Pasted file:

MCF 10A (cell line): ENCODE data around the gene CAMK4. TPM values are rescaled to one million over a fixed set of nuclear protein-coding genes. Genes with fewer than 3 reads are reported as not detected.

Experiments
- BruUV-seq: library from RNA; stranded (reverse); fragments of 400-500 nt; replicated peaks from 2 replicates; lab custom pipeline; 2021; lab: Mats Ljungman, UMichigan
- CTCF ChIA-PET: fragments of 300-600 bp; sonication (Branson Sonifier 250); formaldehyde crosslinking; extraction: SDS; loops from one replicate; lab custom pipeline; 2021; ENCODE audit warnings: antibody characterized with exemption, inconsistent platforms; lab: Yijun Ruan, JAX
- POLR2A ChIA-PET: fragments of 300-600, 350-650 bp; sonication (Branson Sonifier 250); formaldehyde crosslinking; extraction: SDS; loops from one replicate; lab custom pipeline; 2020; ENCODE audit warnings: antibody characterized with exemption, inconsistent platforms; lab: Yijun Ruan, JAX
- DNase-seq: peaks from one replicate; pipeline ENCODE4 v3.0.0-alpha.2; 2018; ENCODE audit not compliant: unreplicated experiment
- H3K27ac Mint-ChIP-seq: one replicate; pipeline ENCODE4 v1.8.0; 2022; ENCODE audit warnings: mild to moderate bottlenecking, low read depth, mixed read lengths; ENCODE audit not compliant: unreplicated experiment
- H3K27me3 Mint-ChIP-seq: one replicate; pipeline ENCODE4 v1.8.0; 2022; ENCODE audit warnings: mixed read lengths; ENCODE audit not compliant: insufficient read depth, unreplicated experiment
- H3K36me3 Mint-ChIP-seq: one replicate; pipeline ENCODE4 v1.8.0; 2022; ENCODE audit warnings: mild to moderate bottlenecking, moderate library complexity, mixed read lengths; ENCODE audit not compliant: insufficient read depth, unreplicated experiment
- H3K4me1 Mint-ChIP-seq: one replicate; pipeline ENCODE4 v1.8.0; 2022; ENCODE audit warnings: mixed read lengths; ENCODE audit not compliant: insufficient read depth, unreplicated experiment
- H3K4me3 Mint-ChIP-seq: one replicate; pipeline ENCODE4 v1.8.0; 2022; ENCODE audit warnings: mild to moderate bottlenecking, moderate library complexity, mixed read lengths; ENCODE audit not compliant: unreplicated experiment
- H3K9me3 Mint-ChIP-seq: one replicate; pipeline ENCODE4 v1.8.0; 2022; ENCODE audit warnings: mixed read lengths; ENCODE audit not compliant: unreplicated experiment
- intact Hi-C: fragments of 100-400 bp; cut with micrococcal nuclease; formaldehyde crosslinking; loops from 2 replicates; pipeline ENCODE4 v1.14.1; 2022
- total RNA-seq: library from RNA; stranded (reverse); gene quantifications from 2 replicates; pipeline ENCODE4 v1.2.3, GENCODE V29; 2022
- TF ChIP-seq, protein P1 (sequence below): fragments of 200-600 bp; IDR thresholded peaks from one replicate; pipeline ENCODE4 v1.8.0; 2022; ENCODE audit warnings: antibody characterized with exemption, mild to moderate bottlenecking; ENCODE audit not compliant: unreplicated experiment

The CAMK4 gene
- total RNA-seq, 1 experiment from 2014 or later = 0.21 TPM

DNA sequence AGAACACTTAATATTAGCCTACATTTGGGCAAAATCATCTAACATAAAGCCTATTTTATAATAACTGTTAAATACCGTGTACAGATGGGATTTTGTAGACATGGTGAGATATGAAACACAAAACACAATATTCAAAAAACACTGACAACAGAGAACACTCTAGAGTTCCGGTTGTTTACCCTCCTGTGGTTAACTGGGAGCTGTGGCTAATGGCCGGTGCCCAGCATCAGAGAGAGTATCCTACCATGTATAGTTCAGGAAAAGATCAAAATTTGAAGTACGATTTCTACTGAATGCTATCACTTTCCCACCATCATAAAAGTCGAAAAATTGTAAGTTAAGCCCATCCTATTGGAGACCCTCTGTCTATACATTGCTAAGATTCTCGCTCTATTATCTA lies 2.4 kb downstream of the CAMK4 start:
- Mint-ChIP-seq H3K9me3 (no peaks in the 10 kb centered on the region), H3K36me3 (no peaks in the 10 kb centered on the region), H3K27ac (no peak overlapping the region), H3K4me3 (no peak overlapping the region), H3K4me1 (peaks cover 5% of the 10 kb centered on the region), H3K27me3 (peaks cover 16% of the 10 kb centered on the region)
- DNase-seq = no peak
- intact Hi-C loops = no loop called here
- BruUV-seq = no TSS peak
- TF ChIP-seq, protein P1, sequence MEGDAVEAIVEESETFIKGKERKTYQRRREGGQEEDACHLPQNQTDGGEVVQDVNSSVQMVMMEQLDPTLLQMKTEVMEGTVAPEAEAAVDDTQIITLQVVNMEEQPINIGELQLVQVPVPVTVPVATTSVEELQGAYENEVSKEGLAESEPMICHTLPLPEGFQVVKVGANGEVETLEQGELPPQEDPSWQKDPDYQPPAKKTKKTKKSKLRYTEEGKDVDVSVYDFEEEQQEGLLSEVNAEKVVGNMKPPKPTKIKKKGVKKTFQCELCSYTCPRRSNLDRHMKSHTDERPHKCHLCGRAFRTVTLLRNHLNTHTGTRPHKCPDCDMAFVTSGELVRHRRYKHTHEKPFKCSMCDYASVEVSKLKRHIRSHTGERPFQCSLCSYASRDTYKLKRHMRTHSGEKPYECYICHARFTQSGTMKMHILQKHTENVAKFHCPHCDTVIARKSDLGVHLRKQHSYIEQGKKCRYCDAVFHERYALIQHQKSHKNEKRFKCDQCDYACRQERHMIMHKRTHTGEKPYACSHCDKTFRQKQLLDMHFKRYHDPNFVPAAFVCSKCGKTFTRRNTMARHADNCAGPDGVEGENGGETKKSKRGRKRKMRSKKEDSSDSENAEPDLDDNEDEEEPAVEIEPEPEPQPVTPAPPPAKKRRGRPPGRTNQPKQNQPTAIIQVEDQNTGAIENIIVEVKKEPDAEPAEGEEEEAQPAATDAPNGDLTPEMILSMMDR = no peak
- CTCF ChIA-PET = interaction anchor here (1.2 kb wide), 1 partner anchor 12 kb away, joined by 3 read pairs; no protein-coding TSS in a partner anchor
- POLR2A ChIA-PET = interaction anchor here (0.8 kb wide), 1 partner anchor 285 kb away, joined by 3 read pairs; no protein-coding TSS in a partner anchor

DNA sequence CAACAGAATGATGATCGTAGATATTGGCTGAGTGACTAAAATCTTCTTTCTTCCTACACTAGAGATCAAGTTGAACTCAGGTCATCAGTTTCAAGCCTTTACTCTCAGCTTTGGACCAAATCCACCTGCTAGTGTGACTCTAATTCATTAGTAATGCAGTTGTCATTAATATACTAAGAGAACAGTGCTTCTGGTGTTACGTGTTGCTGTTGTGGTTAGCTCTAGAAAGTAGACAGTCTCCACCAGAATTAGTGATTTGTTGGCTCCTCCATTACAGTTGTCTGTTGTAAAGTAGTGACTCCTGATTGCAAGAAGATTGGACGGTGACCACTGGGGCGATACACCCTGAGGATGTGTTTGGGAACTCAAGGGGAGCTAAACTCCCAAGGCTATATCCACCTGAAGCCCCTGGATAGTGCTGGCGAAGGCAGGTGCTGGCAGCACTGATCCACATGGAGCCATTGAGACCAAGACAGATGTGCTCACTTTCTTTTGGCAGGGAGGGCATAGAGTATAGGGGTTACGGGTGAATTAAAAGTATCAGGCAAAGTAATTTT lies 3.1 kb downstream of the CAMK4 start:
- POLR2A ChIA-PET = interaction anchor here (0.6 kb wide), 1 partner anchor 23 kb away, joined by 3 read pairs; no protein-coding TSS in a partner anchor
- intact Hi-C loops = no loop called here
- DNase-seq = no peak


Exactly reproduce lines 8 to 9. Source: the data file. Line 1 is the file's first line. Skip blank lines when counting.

- H3K27me3 Mint-ChIP-seq: one replicate; pipeline ENCODE4 v1.8.0; 2022; ENCODE audit warnings: mixed read lengths; ENCODE audit not compliant: insufficient read depth, unreplicated experiment
- H3K36me3 Mint-ChIP-seq: one replicate; pipeline ENCODE4 v1.8.0; 2022; ENCODE audit warnings: mild to moderate bottlenecking, moderate library complexity, mixed read lengths; ENCODE audit not compliant: insufficient read depth, unreplicated experiment